Chickpeas, also known as garbanzo beans, are the star of these veggie patties, but what are chickpeas? Where do they come from? Ask kids these questions to find out what they already know about chickpeas. Then, explain that chickpeas are part of the legume family. Legume plants produce edible seeds called pulses. Some pulses that we eat are beans and peas. Like most beans and peas, chickpeas grow inside a pod. Chickpeas are made up of three main parts: a tiny embryo that can grow to become a new chickpea plant; the seed coat, which is a thin coating around the outside of the seed itself; and the cotyledon, which includes food for the embryo and makes up the bulk of the chickpea. When kids are preparing their ingredients before cooking, set a few drained chickpeas aside. Have kids carefully cut the chickpeas in half and ask them to make observations (this is a great place to use a magnifying glass, if you have one). Can they find any embryos inside, which look like tiny plants? Can they pull off the chickpeas’ skins, which are the seed coats?
Explain to kids that there are two main types of chickpeas, Desi, which are small and dark in color, with yellow interiors, and Kabuli, which are what you usually find at grocery stores in the United States and are beige-colored with a thin skin.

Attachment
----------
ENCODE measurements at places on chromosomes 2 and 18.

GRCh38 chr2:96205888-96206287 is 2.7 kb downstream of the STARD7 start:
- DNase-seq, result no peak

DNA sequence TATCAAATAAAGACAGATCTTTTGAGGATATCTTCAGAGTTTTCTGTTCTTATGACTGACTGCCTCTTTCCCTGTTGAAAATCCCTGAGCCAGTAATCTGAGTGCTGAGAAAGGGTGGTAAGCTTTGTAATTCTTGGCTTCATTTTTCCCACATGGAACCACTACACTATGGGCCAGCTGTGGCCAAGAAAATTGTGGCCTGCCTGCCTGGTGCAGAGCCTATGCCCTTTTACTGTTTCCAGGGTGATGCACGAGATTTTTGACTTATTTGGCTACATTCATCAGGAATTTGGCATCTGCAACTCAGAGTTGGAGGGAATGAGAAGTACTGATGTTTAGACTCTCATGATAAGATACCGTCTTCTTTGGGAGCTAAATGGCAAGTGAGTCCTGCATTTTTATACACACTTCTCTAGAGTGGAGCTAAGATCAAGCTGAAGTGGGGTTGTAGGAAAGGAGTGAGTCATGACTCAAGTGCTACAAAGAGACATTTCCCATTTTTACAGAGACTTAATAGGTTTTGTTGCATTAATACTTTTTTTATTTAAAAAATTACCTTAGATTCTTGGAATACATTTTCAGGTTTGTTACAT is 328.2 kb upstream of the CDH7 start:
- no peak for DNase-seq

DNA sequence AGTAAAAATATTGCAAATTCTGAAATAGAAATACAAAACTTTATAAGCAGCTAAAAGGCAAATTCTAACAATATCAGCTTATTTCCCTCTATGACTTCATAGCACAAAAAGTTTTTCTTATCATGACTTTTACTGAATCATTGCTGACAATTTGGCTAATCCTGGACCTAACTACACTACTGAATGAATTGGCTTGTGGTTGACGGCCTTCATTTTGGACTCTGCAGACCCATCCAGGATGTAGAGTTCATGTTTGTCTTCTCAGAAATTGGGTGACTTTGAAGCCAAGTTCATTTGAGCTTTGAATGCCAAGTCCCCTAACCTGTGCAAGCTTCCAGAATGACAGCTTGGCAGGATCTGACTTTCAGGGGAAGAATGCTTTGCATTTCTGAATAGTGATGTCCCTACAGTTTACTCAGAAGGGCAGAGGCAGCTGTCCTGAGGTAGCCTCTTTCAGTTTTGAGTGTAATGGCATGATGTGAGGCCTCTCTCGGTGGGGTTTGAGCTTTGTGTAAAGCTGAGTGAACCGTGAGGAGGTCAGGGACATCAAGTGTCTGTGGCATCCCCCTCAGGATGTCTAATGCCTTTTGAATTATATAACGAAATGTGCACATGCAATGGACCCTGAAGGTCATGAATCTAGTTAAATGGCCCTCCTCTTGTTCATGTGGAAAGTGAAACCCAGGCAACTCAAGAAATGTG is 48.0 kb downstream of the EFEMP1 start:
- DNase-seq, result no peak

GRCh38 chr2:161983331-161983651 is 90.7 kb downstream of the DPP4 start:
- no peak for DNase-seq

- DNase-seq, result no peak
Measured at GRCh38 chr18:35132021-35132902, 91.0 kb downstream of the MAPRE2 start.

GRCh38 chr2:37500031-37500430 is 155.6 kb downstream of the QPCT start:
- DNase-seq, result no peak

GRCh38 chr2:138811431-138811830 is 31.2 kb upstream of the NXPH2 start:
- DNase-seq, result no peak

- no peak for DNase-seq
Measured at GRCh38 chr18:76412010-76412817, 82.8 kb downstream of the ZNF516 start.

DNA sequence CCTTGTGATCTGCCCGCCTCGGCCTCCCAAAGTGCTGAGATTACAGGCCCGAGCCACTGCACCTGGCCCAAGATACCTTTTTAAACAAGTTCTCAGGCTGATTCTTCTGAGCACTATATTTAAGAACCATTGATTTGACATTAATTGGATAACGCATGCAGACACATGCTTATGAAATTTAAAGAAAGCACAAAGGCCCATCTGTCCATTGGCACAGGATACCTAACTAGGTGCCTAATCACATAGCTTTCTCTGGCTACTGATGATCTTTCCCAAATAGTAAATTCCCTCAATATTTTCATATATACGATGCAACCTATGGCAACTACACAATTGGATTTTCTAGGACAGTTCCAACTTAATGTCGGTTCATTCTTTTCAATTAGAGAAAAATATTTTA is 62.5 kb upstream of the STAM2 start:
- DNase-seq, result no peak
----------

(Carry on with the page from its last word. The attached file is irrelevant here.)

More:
Make It Your Way Challenge: Beverages
There’s something wonderful about sipping a cool, refreshing drink on a hot day or cozying up with a warm mug on a chilly afternoon. And the world of beverages is wide—it’s got everything from creamy milkshakes and smoothies to sweet agua fresca and iced tea to tart lemonade. Challenge kids to invent their own beverage—it can be hot or cold; milk-, water-, or juice-based; garnished with fruit, spices, even a scoop of ice cream!
[GET THE ACTIVITY]
What You’ll Need
Use ingredients you have on hand in your pantry, refrigerator, and freezer, or have your young chef put together a special shopping list for your next trip to the grocery store.
Language Arts (Creative Writing)
After they create their beverages, ask kids to imagine they are getting ready to sell their beverage in the grocery store. Challenge them to design the packaging for their beverage creations, using the following prompts:
- What will you name your beverage?
- What container would you use for your beverage? A bottle? A can? Another container?
- Look at other beverages around our house (or the store)—what do you notice about their packaging and labels?
- What kind of label would you put on the package? What will it look like?
- What information will you put on the label? What do you think your customers will need to know about your beverage before they buy it?
- How will you entice customers to purchase YOUR beverage?